PM urged to consider lifting 'work from home' guidance next month

29 March 2021, 09:55 | Updated: 29 March 2021, 16:17

Millions of people across the country have been working from home throughout the pandemic
Millions of people across the country have been working from home throughout the pandemic. Picture: PA
Nick Hardinges

By Nick Hardinges

Conservative MPs have renewed efforts to pressure Boris Johnson into changing the 'work from home' guidance from next month to speed up economic recovery after lockdown.

The lockdown-sceptic Covid Recovery Group (CRG) is pressing the prime minister to "get us back to the office as soon as is safe and feasible".

On Monday, Steve Baker MP, its deputy chairman, told The Telegraph that those who wish to return to the office should be allowed to do so, given that more than half the adult population have received their first dose of the coronavirus vaccine.

It comes as lockdown restrictions in England were eased on Monday, with the government's 'stay at home' order among the measures lifted.

"If we don't end working from home then the businesses dependent on offices full of people will be in existential difficulty," he said.

"That's why Boris Johnson should follow the data and get us back to the office as soon as is safe and feasible."

Read more: Rishi Sunak urges workers to get back into office after lockdown

Read more: Lockdown laws extended for another six months despite major Tory revolt

Mr Baker added that with the UK's vulnerable population inoculated and "the link between hospitalisations and deaths now broken", the PM "should be exploring 12 April for a return to offices".

The Telegraph also reported a separate Tory backbencher as saying that England's roadmap out of lockdown should be "accelerated" if the data allows.

However, the unnamed MP added that they do not believe people should be forced to return to the office and that "a much more hybrid arrangement" will likely come into effect.

On Friday, Chancellor Rishi Sunak warned staff may quit their jobs if they are not provided with an office and urged firms to reopen their workspaces after lockdown.

He said staff may "vote with their feet" and quit roles if they are not provided with an office.

Read more: Govt launches new ad urging people not to meet inside as lockdown eases

Analysis: Why rebel Tories say the data for lifting lockdown is on their side

CRG deputy chairman Steve Baker is urging ministers to reconsider their work from home guidance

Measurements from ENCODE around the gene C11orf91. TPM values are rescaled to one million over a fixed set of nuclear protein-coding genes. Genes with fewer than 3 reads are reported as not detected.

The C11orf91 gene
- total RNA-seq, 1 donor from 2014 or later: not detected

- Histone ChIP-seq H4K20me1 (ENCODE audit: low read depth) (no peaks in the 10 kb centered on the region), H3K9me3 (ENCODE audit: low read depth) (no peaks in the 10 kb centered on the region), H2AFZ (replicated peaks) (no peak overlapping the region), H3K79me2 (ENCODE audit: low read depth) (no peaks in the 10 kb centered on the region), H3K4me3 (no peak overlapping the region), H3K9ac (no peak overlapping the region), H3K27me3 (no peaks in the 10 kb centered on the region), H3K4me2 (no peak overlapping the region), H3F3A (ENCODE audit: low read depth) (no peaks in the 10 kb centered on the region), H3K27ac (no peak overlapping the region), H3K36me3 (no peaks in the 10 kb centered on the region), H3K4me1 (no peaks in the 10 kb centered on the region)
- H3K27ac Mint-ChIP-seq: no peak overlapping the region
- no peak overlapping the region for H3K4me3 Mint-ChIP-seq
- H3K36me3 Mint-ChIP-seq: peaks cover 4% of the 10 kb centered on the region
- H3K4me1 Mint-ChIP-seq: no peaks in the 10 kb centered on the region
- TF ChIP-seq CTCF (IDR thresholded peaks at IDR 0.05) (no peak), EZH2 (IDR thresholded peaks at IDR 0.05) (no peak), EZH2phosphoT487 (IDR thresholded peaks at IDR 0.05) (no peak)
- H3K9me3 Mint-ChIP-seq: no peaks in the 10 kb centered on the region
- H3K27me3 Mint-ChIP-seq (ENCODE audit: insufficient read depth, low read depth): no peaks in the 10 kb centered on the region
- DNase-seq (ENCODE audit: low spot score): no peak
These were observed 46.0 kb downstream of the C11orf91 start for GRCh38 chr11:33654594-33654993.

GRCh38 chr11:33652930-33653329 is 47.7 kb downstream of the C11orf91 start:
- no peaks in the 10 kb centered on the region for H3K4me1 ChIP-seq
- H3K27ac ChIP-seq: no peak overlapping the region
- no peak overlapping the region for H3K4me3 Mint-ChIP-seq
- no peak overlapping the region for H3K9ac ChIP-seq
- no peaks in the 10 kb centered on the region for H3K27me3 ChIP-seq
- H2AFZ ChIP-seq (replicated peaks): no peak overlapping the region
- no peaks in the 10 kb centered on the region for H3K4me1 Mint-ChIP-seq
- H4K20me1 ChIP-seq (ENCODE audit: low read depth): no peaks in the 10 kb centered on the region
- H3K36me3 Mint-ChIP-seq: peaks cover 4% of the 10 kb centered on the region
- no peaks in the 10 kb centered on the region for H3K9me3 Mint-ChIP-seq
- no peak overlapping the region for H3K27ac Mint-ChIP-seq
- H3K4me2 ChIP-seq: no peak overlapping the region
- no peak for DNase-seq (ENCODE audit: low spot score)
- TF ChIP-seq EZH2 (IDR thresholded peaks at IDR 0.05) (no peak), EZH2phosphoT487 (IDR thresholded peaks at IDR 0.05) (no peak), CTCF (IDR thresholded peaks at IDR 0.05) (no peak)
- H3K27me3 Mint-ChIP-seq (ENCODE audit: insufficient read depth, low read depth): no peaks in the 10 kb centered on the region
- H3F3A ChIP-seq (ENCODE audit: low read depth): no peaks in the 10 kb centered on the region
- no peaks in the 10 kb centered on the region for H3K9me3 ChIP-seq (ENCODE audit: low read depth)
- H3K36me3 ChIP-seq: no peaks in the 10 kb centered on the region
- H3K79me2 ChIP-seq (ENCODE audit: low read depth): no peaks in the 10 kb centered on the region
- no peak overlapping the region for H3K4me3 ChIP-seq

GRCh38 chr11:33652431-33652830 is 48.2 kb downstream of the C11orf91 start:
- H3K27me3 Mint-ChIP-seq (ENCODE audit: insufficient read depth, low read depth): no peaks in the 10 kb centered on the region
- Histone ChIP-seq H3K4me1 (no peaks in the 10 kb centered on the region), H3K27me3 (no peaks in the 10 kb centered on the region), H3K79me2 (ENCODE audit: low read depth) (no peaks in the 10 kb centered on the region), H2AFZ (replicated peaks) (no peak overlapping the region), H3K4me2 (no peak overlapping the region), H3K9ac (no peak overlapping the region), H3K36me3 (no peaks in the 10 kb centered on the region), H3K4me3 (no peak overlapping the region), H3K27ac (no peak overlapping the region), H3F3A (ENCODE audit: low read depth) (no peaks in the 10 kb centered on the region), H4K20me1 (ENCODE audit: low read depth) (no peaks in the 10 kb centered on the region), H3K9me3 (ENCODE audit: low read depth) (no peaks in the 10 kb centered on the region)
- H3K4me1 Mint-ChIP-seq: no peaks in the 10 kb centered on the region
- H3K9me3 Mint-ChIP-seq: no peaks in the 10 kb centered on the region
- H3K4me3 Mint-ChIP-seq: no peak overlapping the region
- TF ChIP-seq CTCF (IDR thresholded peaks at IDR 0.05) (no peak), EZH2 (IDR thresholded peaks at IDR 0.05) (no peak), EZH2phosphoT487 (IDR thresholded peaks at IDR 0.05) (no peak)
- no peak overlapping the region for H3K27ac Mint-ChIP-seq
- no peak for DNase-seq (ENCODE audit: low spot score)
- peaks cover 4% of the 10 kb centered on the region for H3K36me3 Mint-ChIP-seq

CRG deputy chairman Steve Baker is urging ministers to reconsider their work from home guidance. Picture: PA

Last summer, the government encouraged people to get back into the workplace before a rise of coronavirus infections forced the country back into another two lockdowns.

Companies across the UK are now looking at how to tackle the issue of remote versus office working once lockdown ends, with many backing a hybrid model as employees seek to remain working from their homes part-time.

But Mr Sunak touted the benefits of the physical workplace, telling The Daily Telegraph and The Sun the opportunities afforded in an office cannot be beaten.

"You can't beat the spontaneity, the team building, the culture that you create in a firm or an organisation from people actually spending physical time together," he said.

Young people reaped the benefits of proximity to experienced mentors when working in an office, he added.

"Imagine you've just left college or university you start this job in a big company and you're sitting at home on your own," Mr Sunak told The Sun.

"How do you get to know your peers, how do you learn the culture of an organisation, how do you get those mentors, which are important for your career development?"

It comes after prominent figures - such as Bank of England governor Andrew Bailey - declared in recent weeks that they believe the five-day-a-week office commute is over.

On Thursday, Nationwide Building Society unveiled plans to allow 13,000 employees to choose where they work.

The lending giant said it would put office staff in control of deciding where they were based according to their job once the latest Covid-19 restrictions ended, after more than half - 57 per cent - said they wanted to work from home full-time.

More than a third - 36 per cent - said they preferred a mix of home and office-based work.